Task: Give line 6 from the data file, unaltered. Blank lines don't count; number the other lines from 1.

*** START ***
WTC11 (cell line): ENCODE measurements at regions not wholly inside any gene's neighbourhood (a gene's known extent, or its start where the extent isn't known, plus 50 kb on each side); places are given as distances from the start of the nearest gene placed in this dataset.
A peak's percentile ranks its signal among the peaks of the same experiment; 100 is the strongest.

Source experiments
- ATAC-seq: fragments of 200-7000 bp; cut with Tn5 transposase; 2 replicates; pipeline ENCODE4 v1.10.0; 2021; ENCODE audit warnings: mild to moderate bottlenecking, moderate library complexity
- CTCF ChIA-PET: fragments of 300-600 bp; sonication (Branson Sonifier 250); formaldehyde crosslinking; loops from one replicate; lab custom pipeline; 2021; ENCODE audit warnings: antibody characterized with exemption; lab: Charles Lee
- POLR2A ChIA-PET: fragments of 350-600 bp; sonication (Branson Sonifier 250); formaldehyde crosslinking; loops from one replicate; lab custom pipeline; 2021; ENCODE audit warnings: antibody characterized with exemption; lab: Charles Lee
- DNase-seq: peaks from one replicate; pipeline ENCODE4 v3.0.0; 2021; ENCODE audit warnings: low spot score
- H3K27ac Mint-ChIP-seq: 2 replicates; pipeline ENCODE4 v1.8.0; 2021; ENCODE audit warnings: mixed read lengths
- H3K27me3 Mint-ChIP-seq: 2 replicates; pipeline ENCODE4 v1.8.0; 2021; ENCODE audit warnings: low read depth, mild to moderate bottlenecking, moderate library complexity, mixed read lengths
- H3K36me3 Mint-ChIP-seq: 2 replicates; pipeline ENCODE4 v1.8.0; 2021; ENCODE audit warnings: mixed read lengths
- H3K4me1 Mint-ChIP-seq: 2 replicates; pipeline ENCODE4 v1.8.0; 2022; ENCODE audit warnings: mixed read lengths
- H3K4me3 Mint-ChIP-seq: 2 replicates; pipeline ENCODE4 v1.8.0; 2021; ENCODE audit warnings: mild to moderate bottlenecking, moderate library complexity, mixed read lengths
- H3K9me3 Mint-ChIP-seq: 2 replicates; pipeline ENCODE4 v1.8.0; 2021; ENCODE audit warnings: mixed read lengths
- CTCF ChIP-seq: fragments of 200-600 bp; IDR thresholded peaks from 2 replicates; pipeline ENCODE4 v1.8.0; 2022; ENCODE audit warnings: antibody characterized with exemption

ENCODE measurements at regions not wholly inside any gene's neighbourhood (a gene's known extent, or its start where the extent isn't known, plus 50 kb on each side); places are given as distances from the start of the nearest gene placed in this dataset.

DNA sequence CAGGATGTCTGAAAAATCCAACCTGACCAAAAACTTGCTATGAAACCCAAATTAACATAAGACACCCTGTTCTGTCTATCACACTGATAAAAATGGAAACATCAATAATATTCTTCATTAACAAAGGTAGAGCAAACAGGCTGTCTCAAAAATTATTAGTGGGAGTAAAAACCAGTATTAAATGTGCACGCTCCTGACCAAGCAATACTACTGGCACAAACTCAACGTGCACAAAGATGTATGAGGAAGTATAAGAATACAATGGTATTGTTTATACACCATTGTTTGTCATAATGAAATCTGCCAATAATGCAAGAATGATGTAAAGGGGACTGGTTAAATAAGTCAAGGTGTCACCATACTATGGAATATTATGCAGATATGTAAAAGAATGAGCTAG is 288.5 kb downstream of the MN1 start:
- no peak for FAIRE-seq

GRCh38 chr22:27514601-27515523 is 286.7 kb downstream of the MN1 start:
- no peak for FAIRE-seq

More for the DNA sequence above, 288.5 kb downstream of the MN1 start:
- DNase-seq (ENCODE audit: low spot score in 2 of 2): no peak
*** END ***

- POLR2A ChIA-PET: fragments of 350-600 bp; sonication (Branson Sonifier 250); formaldehyde crosslinking; loops from one replicate; lab custom pipeline; 2021; ENCODE audit warnings: antibody characterized with exemption; lab: Charles Lee